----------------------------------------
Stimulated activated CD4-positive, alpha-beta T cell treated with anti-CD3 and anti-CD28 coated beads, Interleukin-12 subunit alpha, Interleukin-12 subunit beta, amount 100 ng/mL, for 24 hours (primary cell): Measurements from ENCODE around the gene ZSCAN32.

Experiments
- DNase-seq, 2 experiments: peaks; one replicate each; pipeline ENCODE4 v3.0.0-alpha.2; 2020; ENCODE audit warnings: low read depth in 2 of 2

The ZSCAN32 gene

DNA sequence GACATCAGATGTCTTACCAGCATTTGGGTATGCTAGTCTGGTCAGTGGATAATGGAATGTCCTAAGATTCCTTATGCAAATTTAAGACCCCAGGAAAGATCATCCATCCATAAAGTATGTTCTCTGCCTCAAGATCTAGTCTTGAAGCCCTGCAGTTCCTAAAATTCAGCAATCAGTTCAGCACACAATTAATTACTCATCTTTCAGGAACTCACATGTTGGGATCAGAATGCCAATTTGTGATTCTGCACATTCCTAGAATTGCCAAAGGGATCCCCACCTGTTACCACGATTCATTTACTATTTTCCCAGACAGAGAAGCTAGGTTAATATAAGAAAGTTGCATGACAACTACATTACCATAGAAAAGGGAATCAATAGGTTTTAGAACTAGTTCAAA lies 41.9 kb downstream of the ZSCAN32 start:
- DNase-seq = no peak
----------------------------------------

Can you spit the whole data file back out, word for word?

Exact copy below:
Stimulated activated CD4-positive, alpha-beta T cell treated with anti-CD3 and anti-CD28 coated beads, Interleukin-12 subunit alpha, Interleukin-12 subunit beta, amount 100 ng/mL, for 24 hours (primary cell): Measurements from ENCODE around the gene ZSCAN32.

Experiments
- DNase-seq, 2 experiments: peaks; one replicate each; pipeline ENCODE4 v3.0.0-alpha.2; 2020; ENCODE audit warnings: low read depth in 2 of 2

The ZSCAN32 gene

DNA sequence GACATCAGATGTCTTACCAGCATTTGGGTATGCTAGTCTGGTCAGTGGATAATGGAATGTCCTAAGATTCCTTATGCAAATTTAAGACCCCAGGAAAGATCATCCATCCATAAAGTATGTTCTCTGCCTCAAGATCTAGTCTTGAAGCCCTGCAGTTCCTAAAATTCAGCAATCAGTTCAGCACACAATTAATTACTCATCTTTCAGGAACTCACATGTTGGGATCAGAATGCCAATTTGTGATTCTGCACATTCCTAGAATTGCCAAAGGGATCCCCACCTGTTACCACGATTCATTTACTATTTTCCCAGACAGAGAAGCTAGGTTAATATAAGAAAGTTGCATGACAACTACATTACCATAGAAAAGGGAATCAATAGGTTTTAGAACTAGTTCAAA lies 41.9 kb downstream of the ZSCAN32 start:
- DNase-seq = no peak